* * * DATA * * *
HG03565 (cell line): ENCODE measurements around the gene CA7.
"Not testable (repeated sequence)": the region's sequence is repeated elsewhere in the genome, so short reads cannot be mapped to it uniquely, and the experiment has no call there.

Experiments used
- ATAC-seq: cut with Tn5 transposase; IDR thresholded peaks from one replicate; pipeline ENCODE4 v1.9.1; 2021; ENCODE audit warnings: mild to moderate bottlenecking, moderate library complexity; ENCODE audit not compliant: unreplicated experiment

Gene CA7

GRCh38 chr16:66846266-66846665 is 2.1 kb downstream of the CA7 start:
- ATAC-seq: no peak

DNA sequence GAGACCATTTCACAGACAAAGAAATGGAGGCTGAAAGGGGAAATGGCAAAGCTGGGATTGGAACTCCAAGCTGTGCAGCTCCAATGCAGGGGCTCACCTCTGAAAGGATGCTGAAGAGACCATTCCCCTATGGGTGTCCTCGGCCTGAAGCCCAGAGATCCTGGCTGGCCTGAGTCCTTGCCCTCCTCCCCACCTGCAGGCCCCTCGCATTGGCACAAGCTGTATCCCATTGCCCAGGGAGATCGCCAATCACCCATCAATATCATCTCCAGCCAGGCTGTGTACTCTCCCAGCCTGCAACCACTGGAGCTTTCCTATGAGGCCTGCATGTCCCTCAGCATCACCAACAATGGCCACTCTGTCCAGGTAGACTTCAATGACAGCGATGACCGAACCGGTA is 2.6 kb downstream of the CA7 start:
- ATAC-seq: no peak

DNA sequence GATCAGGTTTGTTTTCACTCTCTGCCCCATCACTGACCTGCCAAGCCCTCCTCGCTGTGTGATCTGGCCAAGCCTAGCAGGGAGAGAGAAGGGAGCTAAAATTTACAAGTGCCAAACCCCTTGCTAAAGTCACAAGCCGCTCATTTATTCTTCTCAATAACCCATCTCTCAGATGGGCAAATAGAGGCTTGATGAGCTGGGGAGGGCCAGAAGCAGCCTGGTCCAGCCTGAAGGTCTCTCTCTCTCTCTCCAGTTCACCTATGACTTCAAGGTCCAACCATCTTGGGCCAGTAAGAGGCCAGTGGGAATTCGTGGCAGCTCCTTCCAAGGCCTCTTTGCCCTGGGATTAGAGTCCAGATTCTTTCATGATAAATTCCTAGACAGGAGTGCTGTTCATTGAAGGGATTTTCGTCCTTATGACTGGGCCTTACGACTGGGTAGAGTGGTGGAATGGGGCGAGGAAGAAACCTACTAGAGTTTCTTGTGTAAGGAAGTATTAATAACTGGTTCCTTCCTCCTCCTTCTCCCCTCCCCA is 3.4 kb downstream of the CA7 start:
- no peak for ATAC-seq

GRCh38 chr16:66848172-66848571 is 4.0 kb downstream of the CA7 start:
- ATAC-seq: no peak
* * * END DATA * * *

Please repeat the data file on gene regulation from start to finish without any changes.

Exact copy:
HG03565 (cell line): ENCODE measurements around the gene CA7.
"Not testable (repeated sequence)": the region's sequence is repeated elsewhere in the genome, so short reads cannot be mapped to it uniquely, and the experiment has no call there.

Experiments used
- ATAC-seq: cut with Tn5 transposase; IDR thresholded peaks from one replicate; pipeline ENCODE4 v1.9.1; 2021; ENCODE audit warnings: mild to moderate bottlenecking, moderate library complexity; ENCODE audit not compliant: unreplicated experiment

Gene CA7

GRCh38 chr16:66846266-66846665 is 2.1 kb downstream of the CA7 start:
- ATAC-seq: no peak

DNA sequence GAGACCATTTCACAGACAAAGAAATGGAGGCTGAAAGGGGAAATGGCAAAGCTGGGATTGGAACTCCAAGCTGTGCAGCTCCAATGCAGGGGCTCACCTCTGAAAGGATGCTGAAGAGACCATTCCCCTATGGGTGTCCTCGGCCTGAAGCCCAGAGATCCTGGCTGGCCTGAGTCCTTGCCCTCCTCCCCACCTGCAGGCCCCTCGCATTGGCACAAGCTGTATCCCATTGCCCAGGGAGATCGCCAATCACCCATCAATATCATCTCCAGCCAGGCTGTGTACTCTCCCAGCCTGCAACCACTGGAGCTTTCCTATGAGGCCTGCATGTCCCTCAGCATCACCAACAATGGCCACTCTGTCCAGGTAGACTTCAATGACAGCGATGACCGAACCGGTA is 2.6 kb downstream of the CA7 start:
- ATAC-seq: no peak

DNA sequence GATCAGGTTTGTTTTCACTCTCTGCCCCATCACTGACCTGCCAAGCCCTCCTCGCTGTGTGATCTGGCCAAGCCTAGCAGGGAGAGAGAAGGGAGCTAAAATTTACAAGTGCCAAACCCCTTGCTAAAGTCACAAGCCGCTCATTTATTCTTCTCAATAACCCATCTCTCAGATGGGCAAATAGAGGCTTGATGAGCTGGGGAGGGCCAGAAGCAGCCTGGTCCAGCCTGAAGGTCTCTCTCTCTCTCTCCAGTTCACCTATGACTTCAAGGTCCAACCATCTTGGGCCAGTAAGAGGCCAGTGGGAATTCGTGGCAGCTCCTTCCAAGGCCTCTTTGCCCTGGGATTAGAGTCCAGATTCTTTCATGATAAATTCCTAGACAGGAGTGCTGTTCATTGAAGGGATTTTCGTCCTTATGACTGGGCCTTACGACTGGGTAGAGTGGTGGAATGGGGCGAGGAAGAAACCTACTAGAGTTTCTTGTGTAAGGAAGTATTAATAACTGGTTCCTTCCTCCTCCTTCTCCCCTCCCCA is 3.4 kb downstream of the CA7 start:
- no peak for ATAC-seq

GRCh38 chr16:66848172-66848571 is 4.0 kb downstream of the CA7 start:
- ATAC-seq: no peak